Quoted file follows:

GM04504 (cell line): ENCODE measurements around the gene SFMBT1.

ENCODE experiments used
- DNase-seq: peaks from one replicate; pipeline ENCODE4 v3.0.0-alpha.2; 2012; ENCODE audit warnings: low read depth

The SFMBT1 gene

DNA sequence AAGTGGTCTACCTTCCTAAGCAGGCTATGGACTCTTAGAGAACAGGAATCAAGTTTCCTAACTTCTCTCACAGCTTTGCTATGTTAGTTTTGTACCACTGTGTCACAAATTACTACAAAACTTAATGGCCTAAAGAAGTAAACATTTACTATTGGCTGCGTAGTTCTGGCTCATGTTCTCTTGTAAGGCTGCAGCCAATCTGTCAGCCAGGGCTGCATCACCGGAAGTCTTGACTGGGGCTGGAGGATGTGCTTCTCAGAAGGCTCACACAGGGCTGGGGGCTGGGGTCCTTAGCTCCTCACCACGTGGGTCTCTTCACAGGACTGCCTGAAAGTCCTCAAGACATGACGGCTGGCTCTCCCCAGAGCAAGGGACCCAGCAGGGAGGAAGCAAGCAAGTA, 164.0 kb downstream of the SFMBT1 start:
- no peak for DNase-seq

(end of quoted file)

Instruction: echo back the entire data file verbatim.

GM04504 (cell line): ENCODE measurements around the gene SFMBT1.

ENCODE experiments used
- DNase-seq: peaks from one replicate; pipeline ENCODE4 v3.0.0-alpha.2; 2012; ENCODE audit warnings: low read depth

The SFMBT1 gene

DNA sequence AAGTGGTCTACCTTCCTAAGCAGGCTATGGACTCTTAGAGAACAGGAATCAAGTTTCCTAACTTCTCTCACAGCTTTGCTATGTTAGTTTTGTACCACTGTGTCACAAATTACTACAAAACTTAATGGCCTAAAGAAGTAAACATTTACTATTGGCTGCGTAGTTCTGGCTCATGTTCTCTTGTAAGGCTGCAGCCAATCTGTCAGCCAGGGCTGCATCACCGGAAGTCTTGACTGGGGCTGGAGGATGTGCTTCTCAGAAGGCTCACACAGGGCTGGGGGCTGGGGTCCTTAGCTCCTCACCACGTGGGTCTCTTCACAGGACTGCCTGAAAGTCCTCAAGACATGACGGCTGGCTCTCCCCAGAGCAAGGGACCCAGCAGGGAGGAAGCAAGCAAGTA, 164.0 kb downstream of the SFMBT1 start:
- no peak for DNase-seq